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close this bookTutoring (IAE - IBE - UNESCO, 36 p.)
View the document(introduction...)
View the documentThe international academy of education
View the documentSeries preface
View the documentIntroduction
View the document1. Real-life goals
View the document2. Question and prompt
View the document3. Check and correct errors
View the document4. Discuss and praise
View the document5. Reading: support and review
View the document6. Writing: map and edit
View the document7. Mathematics: make it real and summarize
View the document8. Recruit and match partners
View the document9. Provide training and materials
View the document10. Monitor and give feedback
View the documentConclusion
View the documentReferences and further reading
View the documentBack cover

8. Recruit and match partners

Recruit and match learning partners with care.

Research findings

The effects of different ways of recruiting tutors have not been systematically studied. In the United States of America, it is quite usual for tutors who are themselves students to receive course credit or payment for tutoring. In Europe, this is not at all usual, and there is much more emphasis on voluntary tutoring. Voluntary tutors might be assumed to be better motivated. But will their motivation last? This connects with the question of whether tutoring is seen as a substitute for professional teaching, or as a valuable, different and complementary experience in its own right.

The difference in ability between the tutor and the tutee is another issue. Some research suggests that tutoring by those who are very able in the subject is more beneficial to the tutee. However, tutoring at a level so far beneath their own might quickly become boring for the tutors, who are unlikely to obtain any stimulation or other intrinsic benefit. Tutoring in pairs with a much smaller difference in ability is likely to be much more challenging and engaging for the tutors. In this situation, the tutees might not gain so much, but the tutors are likely to gain in addition. In recent years, there has been increased interest in the benefits of tutoring for the tutors. Also, near-ability tutors can be more credible models for tutees - they have themselves recently struggled and succeeded, showing that success is possible with effort (Cohen, Kulik & Kulik, 1982; Sharpley & Sharpley, 1981; Topping & Ehly, 1998).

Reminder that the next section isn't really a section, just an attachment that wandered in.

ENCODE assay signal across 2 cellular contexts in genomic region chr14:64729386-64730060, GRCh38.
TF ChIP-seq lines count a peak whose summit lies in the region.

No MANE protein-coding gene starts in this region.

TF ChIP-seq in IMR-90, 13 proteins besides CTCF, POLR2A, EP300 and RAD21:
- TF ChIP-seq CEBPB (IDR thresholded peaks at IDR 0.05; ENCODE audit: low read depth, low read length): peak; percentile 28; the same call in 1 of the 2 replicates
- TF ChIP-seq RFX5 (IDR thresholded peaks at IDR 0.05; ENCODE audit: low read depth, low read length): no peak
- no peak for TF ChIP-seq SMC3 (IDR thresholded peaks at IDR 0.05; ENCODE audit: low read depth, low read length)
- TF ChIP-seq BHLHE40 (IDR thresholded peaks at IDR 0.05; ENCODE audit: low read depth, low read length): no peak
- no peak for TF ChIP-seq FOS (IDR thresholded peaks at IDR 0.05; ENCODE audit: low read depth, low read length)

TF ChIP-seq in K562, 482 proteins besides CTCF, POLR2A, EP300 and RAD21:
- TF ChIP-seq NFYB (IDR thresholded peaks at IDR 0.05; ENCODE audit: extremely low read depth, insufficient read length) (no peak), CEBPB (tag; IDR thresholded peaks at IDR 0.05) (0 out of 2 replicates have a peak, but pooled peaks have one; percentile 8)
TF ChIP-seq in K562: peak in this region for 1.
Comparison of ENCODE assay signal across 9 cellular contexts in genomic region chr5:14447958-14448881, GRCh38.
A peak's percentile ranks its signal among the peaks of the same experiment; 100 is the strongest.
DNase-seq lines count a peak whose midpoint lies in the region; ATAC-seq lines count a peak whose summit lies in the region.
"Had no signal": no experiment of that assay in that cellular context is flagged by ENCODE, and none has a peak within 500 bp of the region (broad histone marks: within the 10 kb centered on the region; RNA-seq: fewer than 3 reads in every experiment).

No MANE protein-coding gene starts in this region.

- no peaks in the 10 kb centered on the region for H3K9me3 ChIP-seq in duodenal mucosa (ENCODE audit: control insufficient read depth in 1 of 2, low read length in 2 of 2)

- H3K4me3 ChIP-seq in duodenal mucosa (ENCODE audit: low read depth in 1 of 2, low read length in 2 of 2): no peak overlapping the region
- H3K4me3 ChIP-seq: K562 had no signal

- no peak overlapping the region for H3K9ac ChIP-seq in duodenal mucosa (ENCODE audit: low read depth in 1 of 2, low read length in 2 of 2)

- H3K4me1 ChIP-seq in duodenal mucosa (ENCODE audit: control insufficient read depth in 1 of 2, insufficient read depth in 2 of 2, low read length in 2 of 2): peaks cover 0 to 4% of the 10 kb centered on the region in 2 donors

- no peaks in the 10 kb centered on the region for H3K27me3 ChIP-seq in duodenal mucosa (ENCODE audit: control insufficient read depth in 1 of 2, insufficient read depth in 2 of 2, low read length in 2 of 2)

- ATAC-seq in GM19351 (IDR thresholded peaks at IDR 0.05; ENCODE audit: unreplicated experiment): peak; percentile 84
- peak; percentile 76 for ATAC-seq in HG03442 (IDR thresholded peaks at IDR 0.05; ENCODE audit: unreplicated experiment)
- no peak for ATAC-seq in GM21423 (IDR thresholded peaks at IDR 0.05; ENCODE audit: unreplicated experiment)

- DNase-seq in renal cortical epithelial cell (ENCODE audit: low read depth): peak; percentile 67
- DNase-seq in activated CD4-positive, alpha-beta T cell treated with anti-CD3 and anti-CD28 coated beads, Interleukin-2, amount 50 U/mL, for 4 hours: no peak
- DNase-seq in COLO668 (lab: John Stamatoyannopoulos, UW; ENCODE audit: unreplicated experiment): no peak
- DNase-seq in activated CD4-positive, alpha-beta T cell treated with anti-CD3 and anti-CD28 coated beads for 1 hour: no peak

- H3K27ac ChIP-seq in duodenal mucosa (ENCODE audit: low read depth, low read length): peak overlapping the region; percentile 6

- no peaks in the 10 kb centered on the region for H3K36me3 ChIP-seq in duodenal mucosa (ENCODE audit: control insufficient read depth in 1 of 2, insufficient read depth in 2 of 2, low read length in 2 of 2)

The research suggests that age difference is much less important that ability difference, although the two might happen to go together. Research on gender differences has not yielded consistent findings, although there is some evidence that males benefit more than females from tutoring in some contexts, especially when serving as tutors to male tutees (Topping, 2000b). Of course, in some countries the idea of younger students tutoring older students, or females tutoring males (for example), might not be culturally acceptable.

Practical applications

· Voluntary or rewarded tutors? Decide early on whether tutors will be rewarded or not, as it will effect recruitment - for good and/or bad.

· Parental agreement. Consider whether parental agreement needs to be given, before tutoring commences.

· State clear goals. Tutor and tutee should agree on what they are trying to achieve. Do not be too ambitious.

· Say when you do not know. Nobody knows everything. Tutors (and organizers of tutoring) should always say when they are unsure. Teaching something that is wrong harms both tutor and tutee.

· Decide ability differential. Are tutors and tutees to be quite close in ability in the subject of tutoring, or far apart? What are the advantages and disadvantages of each?

· Consider personalities. Also think of possible personality and relationship clashes when matching pairs. For example, do not match a very quiet and timid tutee with a very dominant and strict tutor. Existing ‘friends’ might work well together - or they might chatter about anything but work. Do not necessarily accept tutee preference for a tutor.

· Fixed or reciprocal roles. Even in a pair of very different ability, sometimes it is effective for the tutee to try to teach the tutor something. This is a good way of checking if the tutee really understands it.

· Schedule contact time. How often will the pair meet each week? Where? How long will each session be? Over how many weeks? Both tutor and tutee must be clear about their time commitment.

· Handling absence. Consider how to deal with the absence of tutor or tutee. You might wish to name a ‘standby’ tutor as back-up.